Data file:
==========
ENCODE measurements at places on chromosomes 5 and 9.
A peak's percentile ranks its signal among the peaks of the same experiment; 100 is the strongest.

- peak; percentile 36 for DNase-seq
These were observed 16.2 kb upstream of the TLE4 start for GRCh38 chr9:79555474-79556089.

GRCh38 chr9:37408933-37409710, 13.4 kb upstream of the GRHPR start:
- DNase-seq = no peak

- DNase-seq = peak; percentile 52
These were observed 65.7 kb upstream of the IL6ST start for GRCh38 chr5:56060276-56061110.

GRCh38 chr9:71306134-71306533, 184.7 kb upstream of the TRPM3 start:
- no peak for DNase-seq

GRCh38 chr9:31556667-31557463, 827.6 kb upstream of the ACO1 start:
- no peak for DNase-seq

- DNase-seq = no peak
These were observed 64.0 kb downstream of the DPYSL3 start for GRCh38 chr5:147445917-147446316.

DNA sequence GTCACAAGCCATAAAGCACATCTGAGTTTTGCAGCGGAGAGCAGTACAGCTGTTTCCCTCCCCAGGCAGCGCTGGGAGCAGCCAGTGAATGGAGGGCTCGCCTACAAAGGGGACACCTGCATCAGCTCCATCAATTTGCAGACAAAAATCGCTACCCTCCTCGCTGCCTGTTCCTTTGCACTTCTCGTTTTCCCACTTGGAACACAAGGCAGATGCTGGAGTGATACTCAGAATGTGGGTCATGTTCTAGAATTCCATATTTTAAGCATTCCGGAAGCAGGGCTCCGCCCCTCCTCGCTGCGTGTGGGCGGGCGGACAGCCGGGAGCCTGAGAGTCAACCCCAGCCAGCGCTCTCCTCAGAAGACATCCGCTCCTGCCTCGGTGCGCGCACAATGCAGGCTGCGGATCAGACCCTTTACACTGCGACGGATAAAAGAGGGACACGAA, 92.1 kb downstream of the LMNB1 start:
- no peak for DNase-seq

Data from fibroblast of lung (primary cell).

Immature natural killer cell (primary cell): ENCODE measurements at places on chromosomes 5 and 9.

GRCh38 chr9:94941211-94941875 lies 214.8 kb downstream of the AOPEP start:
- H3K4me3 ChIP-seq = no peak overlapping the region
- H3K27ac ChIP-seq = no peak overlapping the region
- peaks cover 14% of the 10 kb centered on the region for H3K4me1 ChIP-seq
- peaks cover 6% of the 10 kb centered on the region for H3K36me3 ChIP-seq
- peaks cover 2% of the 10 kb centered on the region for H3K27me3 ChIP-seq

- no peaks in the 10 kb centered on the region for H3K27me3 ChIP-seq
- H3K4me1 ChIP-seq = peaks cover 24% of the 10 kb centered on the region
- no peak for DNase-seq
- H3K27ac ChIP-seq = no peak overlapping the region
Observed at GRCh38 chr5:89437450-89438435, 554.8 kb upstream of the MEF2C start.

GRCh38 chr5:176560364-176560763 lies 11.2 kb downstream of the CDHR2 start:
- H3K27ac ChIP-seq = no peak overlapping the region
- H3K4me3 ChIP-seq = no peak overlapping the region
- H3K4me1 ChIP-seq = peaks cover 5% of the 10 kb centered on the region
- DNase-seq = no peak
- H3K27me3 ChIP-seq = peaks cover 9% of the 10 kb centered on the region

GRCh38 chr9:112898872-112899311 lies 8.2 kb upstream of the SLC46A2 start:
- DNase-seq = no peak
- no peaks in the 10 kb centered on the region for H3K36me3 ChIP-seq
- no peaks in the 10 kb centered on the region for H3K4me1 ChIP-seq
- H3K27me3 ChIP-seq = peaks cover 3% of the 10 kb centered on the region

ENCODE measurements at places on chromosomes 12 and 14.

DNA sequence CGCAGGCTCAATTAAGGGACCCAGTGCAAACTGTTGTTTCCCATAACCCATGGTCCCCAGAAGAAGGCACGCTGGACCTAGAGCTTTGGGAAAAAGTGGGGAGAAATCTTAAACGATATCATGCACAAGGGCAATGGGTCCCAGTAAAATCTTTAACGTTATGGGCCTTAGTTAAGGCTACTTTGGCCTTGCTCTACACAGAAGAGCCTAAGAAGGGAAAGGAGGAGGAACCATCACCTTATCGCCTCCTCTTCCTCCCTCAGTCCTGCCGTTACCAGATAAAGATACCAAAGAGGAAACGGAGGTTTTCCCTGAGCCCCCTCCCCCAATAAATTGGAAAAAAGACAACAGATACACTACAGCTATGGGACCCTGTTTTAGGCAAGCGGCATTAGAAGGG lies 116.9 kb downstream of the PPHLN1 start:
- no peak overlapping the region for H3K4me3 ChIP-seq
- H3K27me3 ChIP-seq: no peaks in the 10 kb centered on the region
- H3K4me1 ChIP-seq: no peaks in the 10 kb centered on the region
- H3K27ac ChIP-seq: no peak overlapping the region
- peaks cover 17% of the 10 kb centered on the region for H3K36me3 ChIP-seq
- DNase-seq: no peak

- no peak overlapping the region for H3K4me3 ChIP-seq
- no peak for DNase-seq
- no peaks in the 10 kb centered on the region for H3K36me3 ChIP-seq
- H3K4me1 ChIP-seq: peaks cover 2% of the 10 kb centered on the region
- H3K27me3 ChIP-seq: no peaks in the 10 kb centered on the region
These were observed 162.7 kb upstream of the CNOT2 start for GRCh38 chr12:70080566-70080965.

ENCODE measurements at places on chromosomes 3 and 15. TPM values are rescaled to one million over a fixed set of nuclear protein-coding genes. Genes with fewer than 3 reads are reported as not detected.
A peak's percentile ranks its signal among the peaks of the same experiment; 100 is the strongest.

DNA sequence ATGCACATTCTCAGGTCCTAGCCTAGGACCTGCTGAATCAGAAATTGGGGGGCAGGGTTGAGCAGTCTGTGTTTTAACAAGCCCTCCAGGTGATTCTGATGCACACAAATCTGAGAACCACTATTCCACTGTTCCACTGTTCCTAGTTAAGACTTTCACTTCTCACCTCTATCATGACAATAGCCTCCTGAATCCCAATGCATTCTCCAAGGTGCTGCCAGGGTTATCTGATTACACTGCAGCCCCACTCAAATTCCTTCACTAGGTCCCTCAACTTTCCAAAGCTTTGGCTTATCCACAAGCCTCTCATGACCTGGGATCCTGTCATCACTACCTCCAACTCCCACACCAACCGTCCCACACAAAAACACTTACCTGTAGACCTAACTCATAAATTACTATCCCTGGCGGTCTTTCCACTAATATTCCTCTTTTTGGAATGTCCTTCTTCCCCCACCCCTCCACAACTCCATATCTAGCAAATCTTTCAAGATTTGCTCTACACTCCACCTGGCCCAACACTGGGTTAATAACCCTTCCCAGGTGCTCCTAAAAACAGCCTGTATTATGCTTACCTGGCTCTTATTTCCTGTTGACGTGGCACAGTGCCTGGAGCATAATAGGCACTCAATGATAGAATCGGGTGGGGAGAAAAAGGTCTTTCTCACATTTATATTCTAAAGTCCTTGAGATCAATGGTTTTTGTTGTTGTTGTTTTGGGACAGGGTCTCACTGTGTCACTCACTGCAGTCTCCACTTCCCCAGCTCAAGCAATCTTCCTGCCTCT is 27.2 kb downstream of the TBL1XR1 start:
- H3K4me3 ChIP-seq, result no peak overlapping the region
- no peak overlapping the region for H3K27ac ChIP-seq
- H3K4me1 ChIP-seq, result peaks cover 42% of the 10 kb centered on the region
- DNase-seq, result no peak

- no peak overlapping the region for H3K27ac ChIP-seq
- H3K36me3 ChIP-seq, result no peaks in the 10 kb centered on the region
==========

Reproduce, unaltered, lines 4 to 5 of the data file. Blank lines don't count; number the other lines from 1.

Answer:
These were observed 16.2 kb upstream of the TLE4 start for GRCh38 chr9:79555474-79556089.

GRCh38 chr9:37408933-37409710, 13.4 kb upstream of the GRHPR start: